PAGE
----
Strength & conditioning support for football (soccer for us North Americans) has evolved over time. The evolution of the “fitness coach” has, in part, coincided with the increase in game demands alongside the proliferation of tracking devices and sport science research over the last two decades (1,2). As a result, the integration of S&C coaches to ensure the physical preparation of the team and support coaches with training load management has become the standard. This phenomenon has quickly translated to younger levels – which was precisely my job as the physical preparation coach with the Vancouver Whitecaps academy. I later realized that my role was about much more than training, it was about setting the groundwork for good training habits and educating players and coaches on how physical preparation could influence match performance.
In my role, I was tasked to support the health and performance of developmental athletes by improving physical capacities and movement skills, while also supporting coaches with practice loading. I was fortunate to come into an environment where coaches were supportive of the physical training we provided – they understood that it was necessary for the players physical development and to minimize injury risk. When it came to practice planning and training load, it was a process with many growing pains. Fortunately for me, I had incredible support from our technical directors who believed in integration and sport science, in addition to ongoing guidance from the head of physical preparation and his lessons from first-team football. While it can take some time, integrating effectively is paramount to delivering a complete physical preparation program.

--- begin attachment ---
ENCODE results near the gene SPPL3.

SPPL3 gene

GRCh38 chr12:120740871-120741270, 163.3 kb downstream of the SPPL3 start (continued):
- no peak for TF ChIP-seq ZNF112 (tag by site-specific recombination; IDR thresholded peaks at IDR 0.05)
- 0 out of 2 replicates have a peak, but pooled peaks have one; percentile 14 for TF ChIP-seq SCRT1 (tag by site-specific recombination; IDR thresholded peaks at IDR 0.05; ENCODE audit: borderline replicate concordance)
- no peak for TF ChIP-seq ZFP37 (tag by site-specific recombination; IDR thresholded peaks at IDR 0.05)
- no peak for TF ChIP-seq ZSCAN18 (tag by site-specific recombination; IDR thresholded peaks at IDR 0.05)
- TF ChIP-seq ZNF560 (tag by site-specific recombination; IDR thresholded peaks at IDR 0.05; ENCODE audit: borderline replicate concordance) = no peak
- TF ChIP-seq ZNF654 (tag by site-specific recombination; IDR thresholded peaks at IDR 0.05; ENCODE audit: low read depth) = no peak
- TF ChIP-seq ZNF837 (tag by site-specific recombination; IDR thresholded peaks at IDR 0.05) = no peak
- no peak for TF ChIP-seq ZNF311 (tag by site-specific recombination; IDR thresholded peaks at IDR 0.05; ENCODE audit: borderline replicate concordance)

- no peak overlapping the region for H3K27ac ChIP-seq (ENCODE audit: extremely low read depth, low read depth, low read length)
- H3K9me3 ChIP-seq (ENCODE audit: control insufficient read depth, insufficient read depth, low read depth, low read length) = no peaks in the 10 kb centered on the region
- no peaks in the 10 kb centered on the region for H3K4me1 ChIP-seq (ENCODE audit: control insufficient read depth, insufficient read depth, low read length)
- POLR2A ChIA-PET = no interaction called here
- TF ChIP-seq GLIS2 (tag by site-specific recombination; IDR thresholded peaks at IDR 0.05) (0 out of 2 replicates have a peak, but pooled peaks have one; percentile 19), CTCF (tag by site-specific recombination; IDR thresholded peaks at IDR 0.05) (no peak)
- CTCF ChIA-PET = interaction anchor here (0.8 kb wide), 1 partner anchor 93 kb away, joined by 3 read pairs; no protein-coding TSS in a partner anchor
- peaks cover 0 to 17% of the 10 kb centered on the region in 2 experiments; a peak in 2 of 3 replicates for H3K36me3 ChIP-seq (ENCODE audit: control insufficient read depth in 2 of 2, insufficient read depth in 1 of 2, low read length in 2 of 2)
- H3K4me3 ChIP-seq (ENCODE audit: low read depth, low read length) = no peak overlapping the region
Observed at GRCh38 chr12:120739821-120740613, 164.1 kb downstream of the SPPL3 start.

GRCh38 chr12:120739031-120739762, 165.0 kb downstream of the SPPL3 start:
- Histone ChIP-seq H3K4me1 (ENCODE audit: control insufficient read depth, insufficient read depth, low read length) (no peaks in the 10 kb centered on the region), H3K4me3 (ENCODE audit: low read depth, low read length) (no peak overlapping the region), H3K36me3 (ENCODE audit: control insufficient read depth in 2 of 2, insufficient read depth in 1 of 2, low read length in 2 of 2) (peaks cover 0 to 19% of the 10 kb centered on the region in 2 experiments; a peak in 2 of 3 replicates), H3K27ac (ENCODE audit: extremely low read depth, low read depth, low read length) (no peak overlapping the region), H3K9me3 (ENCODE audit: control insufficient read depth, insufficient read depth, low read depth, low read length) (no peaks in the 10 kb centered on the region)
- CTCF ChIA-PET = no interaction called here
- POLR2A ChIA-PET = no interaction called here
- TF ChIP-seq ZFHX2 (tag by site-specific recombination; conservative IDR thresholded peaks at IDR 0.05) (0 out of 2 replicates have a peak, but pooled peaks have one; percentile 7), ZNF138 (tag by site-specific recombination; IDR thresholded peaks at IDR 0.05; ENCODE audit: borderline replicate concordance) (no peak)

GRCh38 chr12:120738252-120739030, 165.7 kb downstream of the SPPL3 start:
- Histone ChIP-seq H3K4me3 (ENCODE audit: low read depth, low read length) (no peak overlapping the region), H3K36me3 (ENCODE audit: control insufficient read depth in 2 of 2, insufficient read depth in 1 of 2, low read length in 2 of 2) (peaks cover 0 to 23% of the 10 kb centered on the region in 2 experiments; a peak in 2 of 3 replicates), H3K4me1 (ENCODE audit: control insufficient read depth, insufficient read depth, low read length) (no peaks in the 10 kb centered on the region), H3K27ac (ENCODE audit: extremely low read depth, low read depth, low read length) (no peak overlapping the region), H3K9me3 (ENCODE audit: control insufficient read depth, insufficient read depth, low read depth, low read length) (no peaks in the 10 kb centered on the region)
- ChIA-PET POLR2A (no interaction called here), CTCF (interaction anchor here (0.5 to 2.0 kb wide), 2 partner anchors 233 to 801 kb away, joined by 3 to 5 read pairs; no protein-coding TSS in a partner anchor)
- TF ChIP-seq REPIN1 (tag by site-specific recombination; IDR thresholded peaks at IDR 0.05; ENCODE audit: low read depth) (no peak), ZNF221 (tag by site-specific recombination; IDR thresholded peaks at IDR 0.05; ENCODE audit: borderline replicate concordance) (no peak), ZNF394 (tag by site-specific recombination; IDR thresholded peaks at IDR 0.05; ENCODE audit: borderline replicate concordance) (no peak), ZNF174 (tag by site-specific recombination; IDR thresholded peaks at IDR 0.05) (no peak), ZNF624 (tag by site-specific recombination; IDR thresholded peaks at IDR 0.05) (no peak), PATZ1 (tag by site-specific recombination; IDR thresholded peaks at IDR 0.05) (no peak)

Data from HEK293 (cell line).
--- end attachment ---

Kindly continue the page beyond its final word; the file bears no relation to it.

How I’ve helped Players
When it came to delivering the programming to our footballers, everything came back to education. As a coach to developmental athletes, we are preparing athletes to perform for another 10, or more, years. A priority is to develop good training habits that will carry them forward. I encouraged the development of these training habits through consistent programming, coaching, and communicating clear expectations.
Consistency, as a principle, is paramount above all else in preparing athletes and developing good habits. I applied this principle to every facet of my interaction with players – from session delivery, programming, and education, to my communication with individuals and the team (Figure 1). Players understood that every exercise in our programs were selected for a reason and had applied to football – I would remind or quiz them on these items. By educating players about how our training programs were preparing them for game demands, we drew links to how preparation would lead to improved performance. This helped gain buy-in and autonomy in performing the fundamentals consistently.